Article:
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Hospital admission of liability for a young woman who developed cervical cancer
Boyes Turner’s specialist medical negligence lawyers have secured an admission of liability for a young woman who developed cervical cancer when a hospital failed to follow up her abnormal smear and biopsy results.
Our client was referred by her GP to the defendant hospital after a routine smear test showed borderline changes. She had a colposcopy (an outpatient clinic examination of the cervix) which showed minor abnormalities and attended a further colposcopy, smear test and biopsies were carried out. Our client was told that she would only be contacted for treatment if the biopsy results gave any cause for concern.
When the results of the tests were reported, they showed mild dyskaryosis and grade 1 CIN. Cervical intra-epithelial neoplasia (CIN) is not cancer but is often described as ‘pre-cancerous change’ in the squamous cells of the cervix. Grade 1 CIN indicates the lowest level of severity. CIN doesn’t always need treatment but must be followed up. If treatment is required it is usually simple and very successful. If our client had been offered treatment when her CIN was diagnosed, she probably would not have gone on to develop cancer.
The hospital failed to contact our client, who was left unaware that she needed treatment to avoid developing cervical cancer. Having heard nothing more from the hospital, she assumed that her results were normal. A year later she experienced abnormal vaginal bleeding. The cause of her bleeding was investigated and she was found to have stage 2b node-positive squamous cell carcinoma. The hospital’s failure to recall the claimant and the resulting delay in treating her for her CIN meant that she now had a malignant cancer which had spread to the lymph nodes and she needed to have chemo-radiotherapy.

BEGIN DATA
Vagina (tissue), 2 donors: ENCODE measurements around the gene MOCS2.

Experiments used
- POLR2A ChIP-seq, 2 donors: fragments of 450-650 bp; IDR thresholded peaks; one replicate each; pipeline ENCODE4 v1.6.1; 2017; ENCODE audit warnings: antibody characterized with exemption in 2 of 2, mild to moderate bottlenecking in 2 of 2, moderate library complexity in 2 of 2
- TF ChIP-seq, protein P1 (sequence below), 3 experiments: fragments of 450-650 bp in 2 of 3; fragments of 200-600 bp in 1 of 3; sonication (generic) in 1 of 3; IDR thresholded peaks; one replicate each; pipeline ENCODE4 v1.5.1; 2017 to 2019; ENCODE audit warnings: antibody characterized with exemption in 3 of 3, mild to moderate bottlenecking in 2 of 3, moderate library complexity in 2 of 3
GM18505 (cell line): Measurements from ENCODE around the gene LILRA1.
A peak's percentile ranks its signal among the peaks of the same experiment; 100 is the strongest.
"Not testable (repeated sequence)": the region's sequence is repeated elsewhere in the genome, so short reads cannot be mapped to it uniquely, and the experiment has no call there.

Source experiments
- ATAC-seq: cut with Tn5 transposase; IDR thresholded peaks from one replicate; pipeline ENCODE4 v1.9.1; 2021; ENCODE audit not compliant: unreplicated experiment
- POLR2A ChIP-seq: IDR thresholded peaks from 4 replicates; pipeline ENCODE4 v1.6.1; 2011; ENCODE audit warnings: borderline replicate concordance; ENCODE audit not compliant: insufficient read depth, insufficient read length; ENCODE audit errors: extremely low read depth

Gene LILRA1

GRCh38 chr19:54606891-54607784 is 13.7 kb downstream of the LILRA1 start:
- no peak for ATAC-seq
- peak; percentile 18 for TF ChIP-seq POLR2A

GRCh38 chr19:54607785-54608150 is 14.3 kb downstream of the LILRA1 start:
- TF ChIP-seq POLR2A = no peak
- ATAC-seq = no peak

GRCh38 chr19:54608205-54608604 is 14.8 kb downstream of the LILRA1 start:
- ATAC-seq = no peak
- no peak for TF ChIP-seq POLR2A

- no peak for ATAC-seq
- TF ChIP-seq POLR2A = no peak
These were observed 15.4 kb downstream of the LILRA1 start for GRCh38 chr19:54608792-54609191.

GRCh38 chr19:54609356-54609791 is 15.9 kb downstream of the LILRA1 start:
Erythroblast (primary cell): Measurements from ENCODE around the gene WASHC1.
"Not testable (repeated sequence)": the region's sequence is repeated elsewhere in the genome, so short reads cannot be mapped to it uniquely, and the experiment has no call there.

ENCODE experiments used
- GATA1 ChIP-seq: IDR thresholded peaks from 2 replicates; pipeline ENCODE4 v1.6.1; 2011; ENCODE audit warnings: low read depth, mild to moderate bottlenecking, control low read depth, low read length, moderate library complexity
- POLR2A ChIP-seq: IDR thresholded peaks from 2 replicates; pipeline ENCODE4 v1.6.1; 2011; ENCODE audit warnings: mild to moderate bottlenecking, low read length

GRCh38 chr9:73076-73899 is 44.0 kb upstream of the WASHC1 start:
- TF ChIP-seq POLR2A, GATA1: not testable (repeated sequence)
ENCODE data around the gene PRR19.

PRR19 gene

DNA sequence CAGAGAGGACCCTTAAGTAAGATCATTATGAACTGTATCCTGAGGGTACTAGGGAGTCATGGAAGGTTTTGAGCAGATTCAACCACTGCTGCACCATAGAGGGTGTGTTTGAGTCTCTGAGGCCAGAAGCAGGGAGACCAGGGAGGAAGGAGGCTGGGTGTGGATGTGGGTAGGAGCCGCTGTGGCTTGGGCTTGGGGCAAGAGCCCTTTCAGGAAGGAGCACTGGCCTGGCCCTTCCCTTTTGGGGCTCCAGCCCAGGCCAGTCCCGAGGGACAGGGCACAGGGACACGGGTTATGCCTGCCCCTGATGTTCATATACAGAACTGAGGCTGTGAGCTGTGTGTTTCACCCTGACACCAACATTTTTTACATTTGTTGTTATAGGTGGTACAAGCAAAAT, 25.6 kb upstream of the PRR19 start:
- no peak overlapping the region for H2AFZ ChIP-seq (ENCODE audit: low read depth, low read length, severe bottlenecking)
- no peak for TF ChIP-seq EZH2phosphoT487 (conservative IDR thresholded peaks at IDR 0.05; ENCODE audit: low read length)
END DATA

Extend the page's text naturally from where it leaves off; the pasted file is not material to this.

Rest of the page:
The chemo-radiotherapy was successful although there is now an increased risk of recurrence of the disease. Earlier treatment of the CIN would not have involved chemo-radiotherapy, with its distressing side effects which include pain, dizziness and nausea, fatigue and aching, swelling, ongoing problems with bowel and bladder function, dry skin and difficulty sleeping. Our client is now infertile with premature menopause and suffers discomfort during sexual intercourse. She has been affected psychologically.
Boyes Turner’s specialist medical negligence lawyers acted for our client on a conditional fee agreement (no win no fee). The defendant NHS Trust has admitted liability for the injury and we are now carrying out the necessary investigations to value the claim.
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